National poll shows VP pick didn't improve GOP's presidential prospectsA new poll shows that Republican presidential candidate Mitt Romney's pick for his running mate isn't helping to improve his chances overall.
Generally, candidates can expect a nation-wide "bump" in polling following their vice presidential picks. In 2008, for instance, Barack Obama saw a jump in the number of voters who would be more likely to vote for him due to his pick of Joe Biden for vice president.
24 percent of Americans were more likely to vote for Obama due to the pick, as opposed to 16 percent who were less likely.
Other picks had similar outcomes:
- Sarah Palin in 2008 (34 percent more likely vs. 25 percent less likely)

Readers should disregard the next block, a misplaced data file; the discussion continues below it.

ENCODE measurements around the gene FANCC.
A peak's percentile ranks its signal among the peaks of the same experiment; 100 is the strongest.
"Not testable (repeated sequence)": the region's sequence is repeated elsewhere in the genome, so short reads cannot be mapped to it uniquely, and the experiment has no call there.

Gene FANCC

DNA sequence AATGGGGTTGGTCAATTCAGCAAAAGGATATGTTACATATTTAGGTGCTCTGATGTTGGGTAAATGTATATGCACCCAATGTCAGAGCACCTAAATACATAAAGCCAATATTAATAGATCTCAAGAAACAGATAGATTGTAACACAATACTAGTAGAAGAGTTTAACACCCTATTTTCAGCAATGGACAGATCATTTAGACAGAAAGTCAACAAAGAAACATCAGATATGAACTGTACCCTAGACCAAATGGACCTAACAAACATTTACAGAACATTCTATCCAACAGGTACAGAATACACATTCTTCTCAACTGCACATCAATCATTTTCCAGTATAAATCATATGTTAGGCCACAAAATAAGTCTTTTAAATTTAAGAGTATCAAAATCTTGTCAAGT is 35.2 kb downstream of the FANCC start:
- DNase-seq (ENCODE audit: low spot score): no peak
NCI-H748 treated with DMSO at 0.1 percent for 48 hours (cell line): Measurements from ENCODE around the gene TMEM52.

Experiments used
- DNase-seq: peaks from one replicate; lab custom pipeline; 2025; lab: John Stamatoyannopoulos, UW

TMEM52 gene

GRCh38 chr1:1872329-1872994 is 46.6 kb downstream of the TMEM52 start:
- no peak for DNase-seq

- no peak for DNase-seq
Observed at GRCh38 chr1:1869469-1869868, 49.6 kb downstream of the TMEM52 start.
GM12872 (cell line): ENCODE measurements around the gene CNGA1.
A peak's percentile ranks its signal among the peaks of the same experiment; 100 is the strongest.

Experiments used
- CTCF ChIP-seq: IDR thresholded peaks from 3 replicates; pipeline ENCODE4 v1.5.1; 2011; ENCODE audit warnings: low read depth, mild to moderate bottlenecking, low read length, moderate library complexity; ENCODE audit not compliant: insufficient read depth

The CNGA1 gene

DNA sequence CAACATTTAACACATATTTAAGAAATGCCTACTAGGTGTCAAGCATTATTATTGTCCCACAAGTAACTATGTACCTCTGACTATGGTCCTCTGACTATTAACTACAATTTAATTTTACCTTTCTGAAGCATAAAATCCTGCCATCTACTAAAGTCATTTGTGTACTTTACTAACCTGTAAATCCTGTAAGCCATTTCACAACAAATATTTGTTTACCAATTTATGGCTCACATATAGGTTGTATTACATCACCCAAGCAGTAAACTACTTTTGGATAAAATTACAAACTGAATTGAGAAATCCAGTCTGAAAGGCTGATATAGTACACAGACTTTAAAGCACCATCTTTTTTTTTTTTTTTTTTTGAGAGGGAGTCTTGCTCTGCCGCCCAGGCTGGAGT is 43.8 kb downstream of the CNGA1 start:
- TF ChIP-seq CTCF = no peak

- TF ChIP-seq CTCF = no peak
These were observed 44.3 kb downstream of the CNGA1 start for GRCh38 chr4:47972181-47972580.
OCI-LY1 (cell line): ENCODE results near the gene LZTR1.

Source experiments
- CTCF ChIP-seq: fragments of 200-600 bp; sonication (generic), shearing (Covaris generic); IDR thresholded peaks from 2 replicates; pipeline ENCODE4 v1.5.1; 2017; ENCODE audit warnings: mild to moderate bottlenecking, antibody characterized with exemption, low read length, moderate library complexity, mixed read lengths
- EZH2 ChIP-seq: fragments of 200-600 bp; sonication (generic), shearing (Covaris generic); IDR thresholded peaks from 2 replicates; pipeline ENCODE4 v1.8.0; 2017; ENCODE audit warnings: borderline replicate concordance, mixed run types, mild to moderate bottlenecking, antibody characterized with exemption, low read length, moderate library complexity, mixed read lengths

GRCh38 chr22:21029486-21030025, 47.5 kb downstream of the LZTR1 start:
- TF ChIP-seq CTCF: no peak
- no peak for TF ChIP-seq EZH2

- John Edwards in 2004 (28 percent vs. 7 percent)
- Joe Lieberman in 2000 (20 percent vs. 7 percent)
- Dick Cheney in 2000 (16 percent more likely vs. 14 percent less likely)
22 percent of voters say they were more likely to vote for Romney based on his choice of Ryan, a significant jump to be sure. But 23 percent said they were LESS likely to vote for Romney due to the pick. 54 percent said the pick didn't affect their choice either way.
Mitt Romney's net polling numbers following his choice of Paul Ryan produce a negative result. While the pick may have helped Romney solidify the conservative base he had trouble courting during the primaries, in the end the pick has done little-to-nothing to help him politically come November.
(In fact, it may end up hurting him).